Financial markets are adding risk after last week’s unusually-eventful week for macroeconomic developments. Equity futures are climbing, bond yields are holding steady, and the dollar is losing altitude as expectations for Federal Reserve policy begin to stabilize in response to Chair Jerome Powell’s “slower-but-higher” message at Wednesday’s meeting, and after Friday’s stronger-than-expected employment data.
After Jerome Powell warned markets not to expect a pause in the months to come, investors expect the Federal Reserve to deliver another half-percentage-point hike in December, with the upper end of the Fed Funds target range climbing to 5.25 percent by mid-2023.
The offshore Chinese yuan is licking its wounds after another weekend of whiplash price action. The dollar-renminbi pair suffered several violent round-trips in the last week on renewed rumours of an imminent relaxation in the “covid-zero” policies that have hobbled the country’s economy – but a briefing from top public health officials on Saturday poured cold water on the prospect, with officials promising to “unswervingly” continue following draconian protection protocols.
In depressing news for the global demand for the global demand outlook, China’s exports shrank 0.3 percent year-over-year in October, the weakest growth since the pandemic reached its depths in early 2020.
The euro and pound are steadily rising as bearish narratives lose strength. Energy prices are coming down and the economic outlook is brightening (albeit from incredibly depressed levels), opening up buying opportunities for those brave enough to capture them. Speculative positions – as measured using the CFTC’s commitment of traders report – have turned in the direction of further gains, with traders adding long positions on the euro and cutting short bets on the pound in the week ended last Tuesday.
The Richmond Fed’s Thomas Barkin will discuss the inflation outlook at 6 pm, but there are no major data releases scheduled for today.
Canada’s economic calendar looks bare for the whole week – but that isn’t likely to lower volatility in the Canadian dollar. The loonie has tracked the S&P 500 more closely than domestic data prints, Bank of Canada policy decisions, or oil prices in recent months, and bullish momentum could see the currency tack on further gains in the days ahead.
Americans head to the polls tomorrow to determine the composition of the 118th US Congress. Early results could skew Democratic as mail-in ballots are counted, but recent polling suggests the Republicans will ultimately prevail, taking control of both the House and Senate. This is expected to create political gridlock, with the Grand Old Party acting to frustrate any major economic initiatives launched by the Biden administration – even during a downturn – but this is arguably priced in, and markets generally welcome periods in which the executive branch faces constraints on its power.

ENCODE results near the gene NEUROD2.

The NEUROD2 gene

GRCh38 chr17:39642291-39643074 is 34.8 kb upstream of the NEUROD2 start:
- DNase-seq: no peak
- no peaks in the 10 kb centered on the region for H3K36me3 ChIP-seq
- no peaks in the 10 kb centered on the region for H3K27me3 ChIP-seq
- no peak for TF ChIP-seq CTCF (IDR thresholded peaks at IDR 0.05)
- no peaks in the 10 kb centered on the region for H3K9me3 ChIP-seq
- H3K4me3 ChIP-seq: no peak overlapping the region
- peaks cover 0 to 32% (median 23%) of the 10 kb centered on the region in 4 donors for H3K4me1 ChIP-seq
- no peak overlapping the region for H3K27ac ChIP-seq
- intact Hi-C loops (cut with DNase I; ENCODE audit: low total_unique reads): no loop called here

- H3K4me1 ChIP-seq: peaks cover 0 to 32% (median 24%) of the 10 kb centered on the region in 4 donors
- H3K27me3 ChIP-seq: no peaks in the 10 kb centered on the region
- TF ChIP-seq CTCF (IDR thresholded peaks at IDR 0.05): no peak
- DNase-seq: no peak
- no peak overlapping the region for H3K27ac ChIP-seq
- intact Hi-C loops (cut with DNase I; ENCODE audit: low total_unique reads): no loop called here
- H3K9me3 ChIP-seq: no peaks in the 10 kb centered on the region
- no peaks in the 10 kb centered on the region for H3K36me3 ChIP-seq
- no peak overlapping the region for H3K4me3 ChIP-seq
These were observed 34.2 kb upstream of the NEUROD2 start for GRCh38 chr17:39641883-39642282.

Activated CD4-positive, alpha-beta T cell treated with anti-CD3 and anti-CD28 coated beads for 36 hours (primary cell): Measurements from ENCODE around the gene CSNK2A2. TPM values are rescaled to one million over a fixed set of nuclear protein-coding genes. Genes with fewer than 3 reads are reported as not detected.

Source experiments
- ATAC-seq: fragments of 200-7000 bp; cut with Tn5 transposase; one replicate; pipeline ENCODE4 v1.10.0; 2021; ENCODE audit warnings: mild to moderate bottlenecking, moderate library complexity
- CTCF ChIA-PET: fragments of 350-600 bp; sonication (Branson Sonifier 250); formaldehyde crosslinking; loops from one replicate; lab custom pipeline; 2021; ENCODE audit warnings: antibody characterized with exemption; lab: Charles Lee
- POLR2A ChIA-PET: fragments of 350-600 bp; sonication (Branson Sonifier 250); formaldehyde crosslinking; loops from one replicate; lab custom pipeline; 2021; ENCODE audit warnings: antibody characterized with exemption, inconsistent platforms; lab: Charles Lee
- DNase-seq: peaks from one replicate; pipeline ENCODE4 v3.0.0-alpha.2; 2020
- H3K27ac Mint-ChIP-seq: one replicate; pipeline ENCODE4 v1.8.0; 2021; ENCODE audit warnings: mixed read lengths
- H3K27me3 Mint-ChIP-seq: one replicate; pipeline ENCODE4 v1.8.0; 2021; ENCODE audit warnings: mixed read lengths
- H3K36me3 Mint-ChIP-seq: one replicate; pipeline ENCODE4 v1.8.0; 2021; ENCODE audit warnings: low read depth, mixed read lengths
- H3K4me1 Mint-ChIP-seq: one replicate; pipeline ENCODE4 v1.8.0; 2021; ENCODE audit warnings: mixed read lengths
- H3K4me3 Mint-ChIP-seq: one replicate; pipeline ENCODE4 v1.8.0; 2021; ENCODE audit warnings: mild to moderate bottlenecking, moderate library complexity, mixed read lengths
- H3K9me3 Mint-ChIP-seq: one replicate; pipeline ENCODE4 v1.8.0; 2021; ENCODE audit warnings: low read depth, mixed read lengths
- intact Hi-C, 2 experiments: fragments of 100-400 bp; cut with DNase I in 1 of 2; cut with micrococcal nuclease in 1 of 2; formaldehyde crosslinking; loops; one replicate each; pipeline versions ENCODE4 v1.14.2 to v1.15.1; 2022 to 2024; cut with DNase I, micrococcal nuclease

The Biden administration is reportedly examining ways to raise the debt ceiling before the end of the year, fearing that Republican brinkmanship over the issue could send the economy into a tailspin in late 2023. Several conservative lawmakers have already threatened to use the issue as a bargaining chip, and high inflation rates have turned government spending into a hot-button issue. But there’s no evidence the debt limit meaningfully induces fiscal restraint – it has been raised 49 times under Republican presidents and 30 times under Democratic presidents in the last fifty years, and both parties have continued policies that contribute to wider deficits.
Thursday’s October consumer price index release looms as the week’s most likely volatility catalyst. A number of methodological quirks could play havoc with the data, but headline prices are seen climbing 0.6 percent month-over-month as rebounding gasoline and higher food costs keep the all-items measure running at 7.9 percent year-over-year. A moderation in both goods and services categories is expected to weaken core inflation, with a 0.4-percent month-over-month print marking a deceleration from 0.6 percent in September.
Karl Schamotta, Chief Market Strategist